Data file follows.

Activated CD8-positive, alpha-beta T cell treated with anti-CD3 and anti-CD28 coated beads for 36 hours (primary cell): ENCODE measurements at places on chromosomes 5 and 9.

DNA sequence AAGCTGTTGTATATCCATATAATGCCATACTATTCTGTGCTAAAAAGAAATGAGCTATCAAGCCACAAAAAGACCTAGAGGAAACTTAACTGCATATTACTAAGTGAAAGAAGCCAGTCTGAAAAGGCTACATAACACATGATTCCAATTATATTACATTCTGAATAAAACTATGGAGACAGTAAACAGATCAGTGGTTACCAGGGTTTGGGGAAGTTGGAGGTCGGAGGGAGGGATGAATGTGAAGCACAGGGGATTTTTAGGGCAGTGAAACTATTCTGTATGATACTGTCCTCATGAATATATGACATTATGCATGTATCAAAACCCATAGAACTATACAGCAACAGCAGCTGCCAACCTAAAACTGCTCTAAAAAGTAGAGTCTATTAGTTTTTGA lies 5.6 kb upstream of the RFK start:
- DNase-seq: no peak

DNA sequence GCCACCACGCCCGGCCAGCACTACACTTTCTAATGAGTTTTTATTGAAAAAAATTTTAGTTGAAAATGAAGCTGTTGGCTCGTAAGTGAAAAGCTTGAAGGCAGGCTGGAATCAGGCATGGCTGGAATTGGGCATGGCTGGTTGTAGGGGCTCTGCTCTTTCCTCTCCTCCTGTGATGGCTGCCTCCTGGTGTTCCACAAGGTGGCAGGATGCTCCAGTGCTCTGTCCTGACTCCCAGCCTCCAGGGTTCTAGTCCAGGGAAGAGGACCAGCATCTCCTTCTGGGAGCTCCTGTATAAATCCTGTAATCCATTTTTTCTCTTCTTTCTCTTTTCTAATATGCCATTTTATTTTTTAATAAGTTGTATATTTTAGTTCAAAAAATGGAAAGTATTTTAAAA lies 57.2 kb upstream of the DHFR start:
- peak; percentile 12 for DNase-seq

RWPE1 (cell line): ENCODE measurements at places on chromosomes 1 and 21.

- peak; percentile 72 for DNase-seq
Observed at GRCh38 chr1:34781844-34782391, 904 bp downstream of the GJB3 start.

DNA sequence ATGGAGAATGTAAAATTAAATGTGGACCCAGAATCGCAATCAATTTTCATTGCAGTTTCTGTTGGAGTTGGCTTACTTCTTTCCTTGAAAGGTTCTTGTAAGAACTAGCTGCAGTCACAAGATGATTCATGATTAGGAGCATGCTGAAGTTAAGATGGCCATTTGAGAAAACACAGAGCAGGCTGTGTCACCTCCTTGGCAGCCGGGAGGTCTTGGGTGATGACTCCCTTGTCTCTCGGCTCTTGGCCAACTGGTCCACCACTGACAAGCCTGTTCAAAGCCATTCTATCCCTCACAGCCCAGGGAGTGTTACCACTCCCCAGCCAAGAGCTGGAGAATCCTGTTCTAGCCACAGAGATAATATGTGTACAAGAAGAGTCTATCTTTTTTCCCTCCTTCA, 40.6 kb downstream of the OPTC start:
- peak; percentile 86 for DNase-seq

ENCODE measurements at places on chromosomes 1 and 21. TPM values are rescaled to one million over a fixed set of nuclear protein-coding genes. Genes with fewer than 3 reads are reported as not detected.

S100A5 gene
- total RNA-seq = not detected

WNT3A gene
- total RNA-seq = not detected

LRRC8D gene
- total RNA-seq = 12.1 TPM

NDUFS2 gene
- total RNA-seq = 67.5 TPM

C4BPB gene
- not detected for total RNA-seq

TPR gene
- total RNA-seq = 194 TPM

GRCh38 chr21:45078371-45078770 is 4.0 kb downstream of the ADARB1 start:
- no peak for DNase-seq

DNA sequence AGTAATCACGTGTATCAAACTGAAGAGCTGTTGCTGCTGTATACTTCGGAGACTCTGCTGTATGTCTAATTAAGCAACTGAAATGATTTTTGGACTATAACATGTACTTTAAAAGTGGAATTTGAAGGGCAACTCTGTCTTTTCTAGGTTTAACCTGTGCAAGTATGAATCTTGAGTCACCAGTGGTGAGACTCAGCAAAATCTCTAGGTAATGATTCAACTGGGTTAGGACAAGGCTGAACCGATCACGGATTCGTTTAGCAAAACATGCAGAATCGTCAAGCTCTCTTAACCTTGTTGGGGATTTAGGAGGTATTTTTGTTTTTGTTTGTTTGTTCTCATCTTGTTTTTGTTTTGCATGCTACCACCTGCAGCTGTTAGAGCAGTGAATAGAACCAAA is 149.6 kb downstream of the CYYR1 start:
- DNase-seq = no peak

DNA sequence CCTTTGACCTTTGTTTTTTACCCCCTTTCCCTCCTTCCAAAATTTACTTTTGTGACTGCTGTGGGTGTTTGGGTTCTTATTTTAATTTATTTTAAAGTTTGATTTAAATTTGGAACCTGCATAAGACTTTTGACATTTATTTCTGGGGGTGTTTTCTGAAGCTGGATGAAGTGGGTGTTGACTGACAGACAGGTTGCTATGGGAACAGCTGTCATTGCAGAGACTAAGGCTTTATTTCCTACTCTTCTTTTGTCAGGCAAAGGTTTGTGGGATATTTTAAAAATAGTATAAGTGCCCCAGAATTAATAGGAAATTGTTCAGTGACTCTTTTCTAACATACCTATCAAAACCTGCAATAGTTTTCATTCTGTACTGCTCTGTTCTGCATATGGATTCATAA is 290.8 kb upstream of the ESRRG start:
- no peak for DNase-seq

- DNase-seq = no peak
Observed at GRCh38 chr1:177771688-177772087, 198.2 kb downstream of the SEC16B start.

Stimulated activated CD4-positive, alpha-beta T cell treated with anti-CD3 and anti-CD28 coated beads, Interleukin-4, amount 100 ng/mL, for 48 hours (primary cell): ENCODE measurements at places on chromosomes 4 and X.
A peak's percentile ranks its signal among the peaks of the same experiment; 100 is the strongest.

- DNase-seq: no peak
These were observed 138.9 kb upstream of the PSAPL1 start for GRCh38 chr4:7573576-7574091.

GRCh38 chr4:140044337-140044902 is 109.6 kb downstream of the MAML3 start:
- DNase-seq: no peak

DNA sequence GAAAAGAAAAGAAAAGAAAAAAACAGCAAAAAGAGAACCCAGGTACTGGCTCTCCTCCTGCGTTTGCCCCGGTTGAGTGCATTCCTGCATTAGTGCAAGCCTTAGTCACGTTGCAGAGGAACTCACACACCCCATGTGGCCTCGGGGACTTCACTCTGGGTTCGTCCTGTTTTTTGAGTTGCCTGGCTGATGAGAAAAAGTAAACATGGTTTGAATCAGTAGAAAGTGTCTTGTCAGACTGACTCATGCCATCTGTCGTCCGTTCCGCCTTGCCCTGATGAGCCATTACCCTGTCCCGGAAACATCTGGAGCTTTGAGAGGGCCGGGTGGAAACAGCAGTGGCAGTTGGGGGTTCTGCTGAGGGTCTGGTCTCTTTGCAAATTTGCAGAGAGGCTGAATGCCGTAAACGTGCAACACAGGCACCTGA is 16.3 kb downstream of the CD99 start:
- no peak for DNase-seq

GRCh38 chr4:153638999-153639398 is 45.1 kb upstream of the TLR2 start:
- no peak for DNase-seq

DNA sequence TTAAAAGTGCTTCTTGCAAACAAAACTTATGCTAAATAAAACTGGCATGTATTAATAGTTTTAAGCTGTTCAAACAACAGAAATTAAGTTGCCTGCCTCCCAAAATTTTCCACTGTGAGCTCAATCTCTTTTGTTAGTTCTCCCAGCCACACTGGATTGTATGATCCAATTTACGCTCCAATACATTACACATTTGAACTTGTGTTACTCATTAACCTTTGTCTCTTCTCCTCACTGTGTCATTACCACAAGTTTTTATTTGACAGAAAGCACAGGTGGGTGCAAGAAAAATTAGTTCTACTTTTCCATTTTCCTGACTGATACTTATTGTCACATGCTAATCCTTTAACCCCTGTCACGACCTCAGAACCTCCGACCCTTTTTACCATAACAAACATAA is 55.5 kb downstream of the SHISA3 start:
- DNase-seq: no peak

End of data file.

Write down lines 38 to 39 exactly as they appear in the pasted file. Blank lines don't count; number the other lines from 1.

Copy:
DNA sequence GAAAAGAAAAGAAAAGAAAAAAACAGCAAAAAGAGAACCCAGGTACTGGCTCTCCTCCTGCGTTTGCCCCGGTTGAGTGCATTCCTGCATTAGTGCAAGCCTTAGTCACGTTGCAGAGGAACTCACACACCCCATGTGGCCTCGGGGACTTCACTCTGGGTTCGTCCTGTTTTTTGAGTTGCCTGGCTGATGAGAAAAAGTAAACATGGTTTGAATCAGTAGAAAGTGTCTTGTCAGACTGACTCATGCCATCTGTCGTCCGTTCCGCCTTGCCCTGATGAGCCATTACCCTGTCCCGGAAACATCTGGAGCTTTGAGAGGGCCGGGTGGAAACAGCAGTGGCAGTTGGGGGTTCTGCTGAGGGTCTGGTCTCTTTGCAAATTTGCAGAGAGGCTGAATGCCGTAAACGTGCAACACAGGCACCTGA is 16.3 kb downstream of the CD99 start:
- no peak for DNase-seq